Supergirls: From the White House to the Stars - Girl Scouts

The Supergirls: Daisy Scientists Become Brownie STEM Superstars

The Supergirls, a team of young Girl Scout robotics rock stars, stand proud and tall.


Meet the Supergirls, a robotics team who invented a battery-operated page-turner. The device helps people who are paralyzed, people who have arthritis, and people without arms or hands to read more easily. On its own, this invention is amazing, but what makes it even more incredible is that it was invented and built by a group of then six-year-old Girl Scout Daisies. The troop from Girl Scouts of Eastern Oklahoma was rewarded for their efforts with a trip to the White House Science Fair where they showcased their invention and were personally congratulated by President Barack Obama.

The Supergirls came up with the idea for the page-turner at a FIRST Lego League Junior “Think Tank” Challenge, where they were tasked with looking at tools used in education and building something based on that. The girls decided they wanted to make books more fun and accessible for everyone.

“During this brainstorming session and another session with a with a school librarian, the girls started thinking about how much they loved to read, and how difficult it was for grandparents with arthritis and people without arms to turn pages in a book,” explained the girls’ troop leader, Suzanne Dodson. “That’s when they decided to go above and beyond the challenge requirements and build their own prototype.”

Later that year, when Girl Scouts of the USA put out a call for STEM projects and stories, Suzanne submitted the girls’ invention. From there, they caught the attention of the White House, and the rest is history!

Today, the Supergirls are nine-year-old Girl Scout Brownies who have continued to fuel their passion for STEM and beyond, while accomplishing amazing things as part of Girl Scout troop #411. This standout troop consists of the five original Supergirls, and ten additional girls who wanted to get in on the fun and learning.

Suzanne believes that being recognized for their achievements at such a young age has boosted the girls’ confidence in school and their willingness to try new things. For one, they’ve developed the ability to look at a “big problem” without feeling overwhelmed or thinking it’s too hard. Through Girl Scouts, they’ve learned to break challenges down into smaller, manageable components.

“Girl Scout is a safe place for girls to try, fail, and then try again until they succeed,” Suzanne said. “Whether they’re building a robot, starting a campfire, or stepping up to lead a badge project in a troop meeting, the Girl Scout experience lets girls expand their horizons and experiment with leadership skills from a young age. Even a five-year-old can be a leader when given a chance!”

Since the White House Science Fair, the Supergirls have designed additional unique inventions, including a “smart trashcan” that’s prompted via motion sensor to ask whether an article is truly trash or can be recycled, and a water-saving shower head that slows to a trickle while a person shampoos her hair, keeping the water warm for when it’s time to rinse. What’s more, they became the only third-grade team in Oklahoma to take part in a FIRST Lego League tournament usually reserved for kids in the fourth through eighth grades. They rose to the challenge and built a far more complicated robot than they’d worked with in the past. And despite being the youngest students in the competition, their robot placed ninth out of 23 teams at their regional qualifier.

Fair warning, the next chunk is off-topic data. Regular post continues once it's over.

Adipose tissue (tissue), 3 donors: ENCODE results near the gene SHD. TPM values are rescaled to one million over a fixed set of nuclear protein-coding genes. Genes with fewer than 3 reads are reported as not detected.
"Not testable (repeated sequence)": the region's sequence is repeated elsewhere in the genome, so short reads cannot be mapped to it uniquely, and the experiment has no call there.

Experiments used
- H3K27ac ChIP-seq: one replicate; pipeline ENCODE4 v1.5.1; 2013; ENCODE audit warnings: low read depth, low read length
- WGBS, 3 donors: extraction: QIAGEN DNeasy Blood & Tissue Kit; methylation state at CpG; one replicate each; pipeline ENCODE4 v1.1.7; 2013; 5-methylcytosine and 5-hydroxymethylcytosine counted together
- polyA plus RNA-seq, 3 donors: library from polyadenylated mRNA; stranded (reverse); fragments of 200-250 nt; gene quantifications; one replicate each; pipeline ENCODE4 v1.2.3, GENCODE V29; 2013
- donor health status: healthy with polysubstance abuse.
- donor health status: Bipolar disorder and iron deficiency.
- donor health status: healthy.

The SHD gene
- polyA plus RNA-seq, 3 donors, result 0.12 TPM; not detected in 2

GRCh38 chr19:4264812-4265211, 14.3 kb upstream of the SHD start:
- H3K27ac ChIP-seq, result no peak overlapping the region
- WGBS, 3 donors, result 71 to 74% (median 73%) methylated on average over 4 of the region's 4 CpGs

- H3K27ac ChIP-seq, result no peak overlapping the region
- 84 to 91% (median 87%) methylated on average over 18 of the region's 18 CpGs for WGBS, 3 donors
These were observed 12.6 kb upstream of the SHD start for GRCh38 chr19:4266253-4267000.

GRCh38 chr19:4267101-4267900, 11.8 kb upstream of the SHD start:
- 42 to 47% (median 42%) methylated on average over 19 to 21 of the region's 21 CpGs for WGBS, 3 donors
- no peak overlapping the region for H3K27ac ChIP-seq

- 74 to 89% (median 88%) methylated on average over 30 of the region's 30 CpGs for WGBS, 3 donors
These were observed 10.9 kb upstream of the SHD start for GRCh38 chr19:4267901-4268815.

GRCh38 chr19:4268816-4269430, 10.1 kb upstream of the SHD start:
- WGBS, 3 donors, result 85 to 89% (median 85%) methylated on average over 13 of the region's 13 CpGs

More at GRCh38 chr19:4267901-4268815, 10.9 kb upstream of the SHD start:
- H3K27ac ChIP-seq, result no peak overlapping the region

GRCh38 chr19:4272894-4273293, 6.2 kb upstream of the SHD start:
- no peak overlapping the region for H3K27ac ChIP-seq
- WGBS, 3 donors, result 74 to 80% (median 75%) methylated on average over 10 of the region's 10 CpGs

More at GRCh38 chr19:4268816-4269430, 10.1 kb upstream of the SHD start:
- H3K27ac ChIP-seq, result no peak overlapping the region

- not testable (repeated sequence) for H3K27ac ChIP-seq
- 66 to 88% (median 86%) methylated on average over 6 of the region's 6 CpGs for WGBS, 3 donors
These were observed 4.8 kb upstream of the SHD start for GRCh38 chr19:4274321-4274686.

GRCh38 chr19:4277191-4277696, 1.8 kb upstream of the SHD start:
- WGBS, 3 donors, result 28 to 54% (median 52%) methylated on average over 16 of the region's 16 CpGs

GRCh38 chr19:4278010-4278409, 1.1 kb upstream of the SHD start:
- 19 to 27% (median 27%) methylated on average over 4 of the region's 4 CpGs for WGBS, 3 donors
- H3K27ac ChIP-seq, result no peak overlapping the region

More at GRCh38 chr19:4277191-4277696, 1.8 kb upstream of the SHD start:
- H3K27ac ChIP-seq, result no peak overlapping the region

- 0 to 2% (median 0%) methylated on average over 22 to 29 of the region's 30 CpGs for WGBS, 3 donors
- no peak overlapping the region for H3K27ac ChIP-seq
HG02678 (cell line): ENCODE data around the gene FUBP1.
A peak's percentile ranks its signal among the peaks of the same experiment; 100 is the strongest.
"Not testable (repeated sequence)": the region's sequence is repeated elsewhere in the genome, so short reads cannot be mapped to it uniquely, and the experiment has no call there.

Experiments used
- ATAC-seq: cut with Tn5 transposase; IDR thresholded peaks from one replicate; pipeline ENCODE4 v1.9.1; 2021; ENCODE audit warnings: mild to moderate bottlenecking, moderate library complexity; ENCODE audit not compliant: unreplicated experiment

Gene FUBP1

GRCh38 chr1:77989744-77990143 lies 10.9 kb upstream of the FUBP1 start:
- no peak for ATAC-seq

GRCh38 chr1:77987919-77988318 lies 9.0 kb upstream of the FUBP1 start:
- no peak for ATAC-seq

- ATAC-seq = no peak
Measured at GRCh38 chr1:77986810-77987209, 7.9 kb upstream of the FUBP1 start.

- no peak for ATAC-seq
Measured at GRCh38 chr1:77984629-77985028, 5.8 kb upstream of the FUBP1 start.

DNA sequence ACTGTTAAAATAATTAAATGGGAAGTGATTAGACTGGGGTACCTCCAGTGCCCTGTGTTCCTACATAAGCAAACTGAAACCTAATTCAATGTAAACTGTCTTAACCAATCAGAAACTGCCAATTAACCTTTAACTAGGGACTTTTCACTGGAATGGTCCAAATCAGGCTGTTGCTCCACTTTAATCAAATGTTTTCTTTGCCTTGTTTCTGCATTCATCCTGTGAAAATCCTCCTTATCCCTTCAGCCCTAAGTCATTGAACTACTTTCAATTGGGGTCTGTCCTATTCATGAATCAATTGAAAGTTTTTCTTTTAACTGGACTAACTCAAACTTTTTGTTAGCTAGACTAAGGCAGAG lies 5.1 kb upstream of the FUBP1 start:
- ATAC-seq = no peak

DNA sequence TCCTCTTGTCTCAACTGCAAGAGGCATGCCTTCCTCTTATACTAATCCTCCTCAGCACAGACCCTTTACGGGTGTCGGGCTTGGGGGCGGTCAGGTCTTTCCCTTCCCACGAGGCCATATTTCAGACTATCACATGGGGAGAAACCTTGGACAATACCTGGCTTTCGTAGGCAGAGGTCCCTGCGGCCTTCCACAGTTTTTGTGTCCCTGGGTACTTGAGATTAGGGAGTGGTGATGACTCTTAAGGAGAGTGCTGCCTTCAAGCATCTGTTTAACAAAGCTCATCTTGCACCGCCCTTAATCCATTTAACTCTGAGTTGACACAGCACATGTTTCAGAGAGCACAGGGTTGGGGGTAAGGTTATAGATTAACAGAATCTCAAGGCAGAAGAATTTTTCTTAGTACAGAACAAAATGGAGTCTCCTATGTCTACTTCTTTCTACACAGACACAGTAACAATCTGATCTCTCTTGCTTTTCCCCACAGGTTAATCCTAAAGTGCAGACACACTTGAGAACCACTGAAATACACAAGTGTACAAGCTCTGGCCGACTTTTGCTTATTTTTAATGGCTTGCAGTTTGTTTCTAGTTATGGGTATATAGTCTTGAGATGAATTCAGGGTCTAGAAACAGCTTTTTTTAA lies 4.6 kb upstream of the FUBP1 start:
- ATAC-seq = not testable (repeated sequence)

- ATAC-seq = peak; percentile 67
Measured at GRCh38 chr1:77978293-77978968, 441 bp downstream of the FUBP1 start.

• Supergirl Emery presents the team's water saving showerhead prototype.
    Supergirl Emery presents the team's water saving showerhead prototype.
  • Supergirl Pari proudly holds one of her team's robots.
    Supergirl Pari proudly holds one of her team's robots.

Suzanne touched on the challenges the girls faced and overcame over the course of their recent competition season. “At one time, their robot’s motor died in the middle of competition, and was spinning in circles with only one motorized wheel,” she explained. “They had less than an hour to perform what they called ‘emergency robot surgery’ to replace the motor before their next competitive match, and they completed the operation just in time.”

One of the Supergirls, nine-year-old Emily B., has been forever changed by her Girl Scout and robotics competition experiences. “Lego League has been life-changing, because if I hadn’t had the chance to build robots with Legos and work with my friends, I think I would be a very different person than who I am today.” Clearly, instead of just imagining possibilities, Emily is seeing firsthand what she’s capable of—and at such a young age!

Emery D., also nine, loves doing robotics and being a Girl Scout. “It [Girl Scouts and robotics] let me try new things. I’ve learned that it’s OK to make mistakes, because I can learn from them and do better next time.”

The Supergirls, along with the rest of this incredible troop, have a wide range of interests among them. The girls enjoy camping, singing, selling Girl Scout Cookies, playing the piano, soccer, reading, and more. They’ve even started leading their own Girl Scout badge projects in their Brownie troop meetings.

The lesson? With Girl Scouts, there’s no dream too big, even for a girl as little as five-years-old. With us, she’ll have countless opportunities to try new things, make meaningful connections, discover what she’s passionate about, and unleash her full potential.

Curious to see how far your girl’s confidence can soar? Learn more.